But it was too late. By the end of 1989, violent crime in the city had taken a huge jump. As one police detective put it: "For some reason the crime rate took a 98 degree incline and it went off the charts." In 1989, Long Beach had the largest jump in serious crime of any of California's large cities. Major crimes--murders, rapes, robberies, aggravated assaults, burglaries and car thefts--shot up 25% compared with 1988, and the murder rate jumped by 46%. In the midst of all this, the Long Beach Police Department was embroiled in a bitter war between former Chief Lawrence L. Binkley and the men and women who served under him. For five years, until Binkley was fired in 1992, the department was in chaos. Dozens of officers either resigned or took prolonged sick leaves. Through most of 1988 and 1989, not a single police officer was hired and more than 100 positions, about one-sixth of the force, were vacant. City Council members were deluged with complaints from residents who said police were slow to respond to their calls or ignored them altogether.
For the Record
Los Angeles Times Thursday October 14, 1993 Home Edition Long Beach Part J Page 6 Column 2 Zones Desk 1 inches; 27 words Type of Material: Correction
Hospital Security--St. Mary Medical Center in Long Beach has beefed up its security system in the emergency room. In a story published Sept. 30, The Times incorrectly identified the hospital.
Take all this: overcrowding, demographic changes, a police department in turmoil and add general social ills, joblessness, poverty and the unknown amount of "crossover crime" from Los Angeles and other surrounding cities, and there is no arguing that Long Beach has become a more volatile place.
And, say some residents, there was one other culprit. Well, 10 of them actually: the mayor and city council members. Several residents say some of the problems could have been headed off earlier, but city leaders waited too long. For most of the last 13 years, only one detective was assigned full time to gangs, with special task forces created for short stints. Since last spring, 23 officers have been assigned to a gang suppression unit and six detectives and a sergeant to gang detail.
"It was denial," Sgt. Buz Williams, who heads the gang detail, said of the response of city officials to the gang problem. "They'll deny a problem until it smacks them in the face."
"I think we addressed the issue when it became evident we had a problem and we've been dealing with it," he said.
Still, Andy Andrews, who sat on the city's first gang and drug task force, is sickened because he believes the city ignored many of the committee's recommendations. Andrews and his wife, Pamela, a former vice president of the Chamber of Commerce, moved to Oregon last month after 47 years in Long Beach because he believed the city was no longer a safe place to live. When Andrews left, he didn't pack the wooden plaque he received for participating in the 1987 anti-gang committee. Instead, he sawed it in half and tossed it in the garbage.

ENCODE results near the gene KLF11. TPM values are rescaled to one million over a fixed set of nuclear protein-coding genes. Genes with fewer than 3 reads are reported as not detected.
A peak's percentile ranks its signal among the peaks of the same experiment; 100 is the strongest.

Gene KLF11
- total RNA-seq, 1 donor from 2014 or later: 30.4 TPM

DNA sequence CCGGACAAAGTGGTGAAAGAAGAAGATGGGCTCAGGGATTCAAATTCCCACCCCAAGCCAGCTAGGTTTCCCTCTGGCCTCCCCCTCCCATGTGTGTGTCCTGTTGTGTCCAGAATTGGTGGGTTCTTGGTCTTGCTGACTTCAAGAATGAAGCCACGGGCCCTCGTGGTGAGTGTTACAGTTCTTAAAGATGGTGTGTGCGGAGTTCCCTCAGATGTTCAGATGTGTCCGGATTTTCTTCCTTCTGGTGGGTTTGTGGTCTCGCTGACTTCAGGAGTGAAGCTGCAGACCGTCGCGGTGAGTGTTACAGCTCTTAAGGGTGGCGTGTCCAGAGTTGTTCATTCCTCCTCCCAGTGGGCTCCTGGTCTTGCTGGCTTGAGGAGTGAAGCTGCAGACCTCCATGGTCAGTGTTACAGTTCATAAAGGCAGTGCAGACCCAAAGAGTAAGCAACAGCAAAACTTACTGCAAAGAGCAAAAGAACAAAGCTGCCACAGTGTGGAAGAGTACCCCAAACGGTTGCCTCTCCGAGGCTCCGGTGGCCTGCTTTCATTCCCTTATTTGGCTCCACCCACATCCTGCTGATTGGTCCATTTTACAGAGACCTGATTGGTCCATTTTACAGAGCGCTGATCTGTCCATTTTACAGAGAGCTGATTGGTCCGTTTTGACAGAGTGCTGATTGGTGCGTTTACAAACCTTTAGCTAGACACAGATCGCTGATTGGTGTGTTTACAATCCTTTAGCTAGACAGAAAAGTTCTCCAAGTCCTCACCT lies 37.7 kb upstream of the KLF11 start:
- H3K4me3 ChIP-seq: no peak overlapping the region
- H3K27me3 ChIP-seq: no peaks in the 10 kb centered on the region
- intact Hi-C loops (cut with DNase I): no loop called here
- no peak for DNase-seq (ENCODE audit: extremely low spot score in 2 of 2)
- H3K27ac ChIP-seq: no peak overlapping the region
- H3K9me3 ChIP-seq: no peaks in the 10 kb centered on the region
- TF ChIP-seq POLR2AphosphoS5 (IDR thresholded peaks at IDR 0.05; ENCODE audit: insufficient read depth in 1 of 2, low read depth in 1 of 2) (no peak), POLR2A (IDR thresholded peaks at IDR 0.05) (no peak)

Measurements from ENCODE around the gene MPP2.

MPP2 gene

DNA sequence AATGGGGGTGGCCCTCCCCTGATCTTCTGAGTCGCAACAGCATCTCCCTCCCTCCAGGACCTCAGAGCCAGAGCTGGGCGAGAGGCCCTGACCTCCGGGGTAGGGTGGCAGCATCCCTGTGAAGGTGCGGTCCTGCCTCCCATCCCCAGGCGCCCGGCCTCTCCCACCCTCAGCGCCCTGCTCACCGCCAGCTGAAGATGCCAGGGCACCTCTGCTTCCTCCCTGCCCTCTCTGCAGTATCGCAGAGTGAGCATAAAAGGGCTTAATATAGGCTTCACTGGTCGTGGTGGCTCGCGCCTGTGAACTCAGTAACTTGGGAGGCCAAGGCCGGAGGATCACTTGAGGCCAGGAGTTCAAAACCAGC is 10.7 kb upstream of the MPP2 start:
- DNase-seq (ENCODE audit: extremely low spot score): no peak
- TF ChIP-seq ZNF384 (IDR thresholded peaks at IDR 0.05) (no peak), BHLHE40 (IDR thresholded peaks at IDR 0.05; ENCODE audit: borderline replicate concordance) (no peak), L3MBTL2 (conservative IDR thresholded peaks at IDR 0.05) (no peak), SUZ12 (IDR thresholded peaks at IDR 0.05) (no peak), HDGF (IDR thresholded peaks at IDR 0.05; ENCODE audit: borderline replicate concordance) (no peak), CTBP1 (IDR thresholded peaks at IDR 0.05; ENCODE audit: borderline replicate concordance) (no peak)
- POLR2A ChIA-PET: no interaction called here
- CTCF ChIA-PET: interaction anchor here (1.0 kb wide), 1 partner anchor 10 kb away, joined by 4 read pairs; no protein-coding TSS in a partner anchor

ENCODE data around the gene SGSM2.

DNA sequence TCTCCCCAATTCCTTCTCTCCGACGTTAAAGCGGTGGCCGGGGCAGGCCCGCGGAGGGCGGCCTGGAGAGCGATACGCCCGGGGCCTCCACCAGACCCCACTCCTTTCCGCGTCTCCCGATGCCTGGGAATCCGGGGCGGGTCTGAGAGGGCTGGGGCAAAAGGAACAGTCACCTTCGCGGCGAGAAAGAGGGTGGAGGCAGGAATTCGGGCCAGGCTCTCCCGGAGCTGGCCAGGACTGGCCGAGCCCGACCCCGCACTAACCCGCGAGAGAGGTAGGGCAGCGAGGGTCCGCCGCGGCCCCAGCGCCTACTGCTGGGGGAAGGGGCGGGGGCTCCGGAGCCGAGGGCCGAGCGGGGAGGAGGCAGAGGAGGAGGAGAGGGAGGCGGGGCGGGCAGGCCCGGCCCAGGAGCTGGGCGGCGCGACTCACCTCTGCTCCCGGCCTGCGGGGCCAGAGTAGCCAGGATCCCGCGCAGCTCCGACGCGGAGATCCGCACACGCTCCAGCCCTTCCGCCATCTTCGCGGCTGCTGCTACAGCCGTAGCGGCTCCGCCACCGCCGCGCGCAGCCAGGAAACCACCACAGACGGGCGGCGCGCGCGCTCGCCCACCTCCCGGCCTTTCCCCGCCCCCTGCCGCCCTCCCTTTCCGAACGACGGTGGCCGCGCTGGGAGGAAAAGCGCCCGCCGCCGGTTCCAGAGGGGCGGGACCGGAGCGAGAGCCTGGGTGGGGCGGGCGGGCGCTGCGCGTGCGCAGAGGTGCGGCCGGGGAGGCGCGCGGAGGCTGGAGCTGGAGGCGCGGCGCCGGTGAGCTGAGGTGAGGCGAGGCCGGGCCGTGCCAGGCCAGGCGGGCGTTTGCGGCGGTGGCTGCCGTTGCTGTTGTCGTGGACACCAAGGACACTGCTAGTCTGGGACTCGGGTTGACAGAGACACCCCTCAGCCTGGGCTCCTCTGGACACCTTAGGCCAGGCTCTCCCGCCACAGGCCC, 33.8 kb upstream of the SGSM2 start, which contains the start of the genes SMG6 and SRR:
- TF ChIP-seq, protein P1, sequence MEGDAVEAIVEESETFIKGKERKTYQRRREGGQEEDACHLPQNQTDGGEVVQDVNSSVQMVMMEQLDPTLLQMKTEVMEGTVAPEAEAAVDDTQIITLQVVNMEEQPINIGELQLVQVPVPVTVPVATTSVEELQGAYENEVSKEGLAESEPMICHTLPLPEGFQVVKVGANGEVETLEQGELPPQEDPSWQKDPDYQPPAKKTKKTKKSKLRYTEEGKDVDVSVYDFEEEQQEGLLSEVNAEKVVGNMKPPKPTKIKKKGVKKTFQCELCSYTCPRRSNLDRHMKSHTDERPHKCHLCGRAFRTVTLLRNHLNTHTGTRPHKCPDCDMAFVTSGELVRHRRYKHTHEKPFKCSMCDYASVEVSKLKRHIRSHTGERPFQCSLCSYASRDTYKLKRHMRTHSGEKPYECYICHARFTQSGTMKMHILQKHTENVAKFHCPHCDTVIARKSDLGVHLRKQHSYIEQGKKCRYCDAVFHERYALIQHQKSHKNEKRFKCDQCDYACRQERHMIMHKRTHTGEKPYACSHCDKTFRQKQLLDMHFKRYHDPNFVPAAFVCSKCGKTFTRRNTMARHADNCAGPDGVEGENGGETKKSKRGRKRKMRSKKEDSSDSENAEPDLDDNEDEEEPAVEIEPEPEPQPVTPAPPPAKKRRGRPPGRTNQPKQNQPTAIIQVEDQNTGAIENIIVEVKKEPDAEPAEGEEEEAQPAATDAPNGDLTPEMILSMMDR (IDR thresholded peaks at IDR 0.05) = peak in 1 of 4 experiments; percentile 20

Mike O'Brien understands that society has become more violent. He understands that Long Beach went through some fundamental changes in the last decade and those changes resulted in a more violent city. He doesn't really care. What infuriates him is that he has to spend his evenings shooing prostitutes away from the front of his Harley-Davidson store on Pacific Coast Highway, that he feels he has to wear a gun, that he has to sleep on a makeshift bed in the back of the shop to protect his livelihood.
"I love Long Beach," he said. "It's a great city. It's beautiful. But I'm sick of this crap. . . . I'm tired of wondering when the other shoe is going to drop."
Many residents echo O'Brien's sentiments. It doesn't comfort them to know that surrounding cities are in the same fix. They want to be able to walk in their own neighborhoods and let their children play in the front yards.
"That's fair," said Kell and he pointed out that the city is doing things to try to make Long Beach safer. In June, the City Council approved a $103-million police budget, 60% more than the department received 10 years ago. The department has opened a substation in the northern part of town and plans another on the east side. It started foot patrols on Anaheim Street and in Belmont Shore, and runs bike patrols downtown.
Just last month, the council approved a massive plan to revitalize Long Beach's troubled central core. Not all residents like the plan, largely because it gives the city's redevelopment agency the right to condemn property. But city leaders say that it will free up millions of dollars to give Long Beach Boulevard a face lift, create new business, spruce up homes and, as a result, eventually reduce crime.
They point out that the downtown area has benefited greatly from redevelopment. Crime is down, gangs nonexistent, new businesses are relocating to the area. Some merchants are reporting a 20% to 40% jump in business since a 16-screen theater opened earlier this year.
City leaders acknowledge that it will take a lot more than slapping paint on a building or pulling a few weeds to rid the city of crime or to make people feel safer. They also agreed that putting a cop on every corner is not the only answer. But it's a start.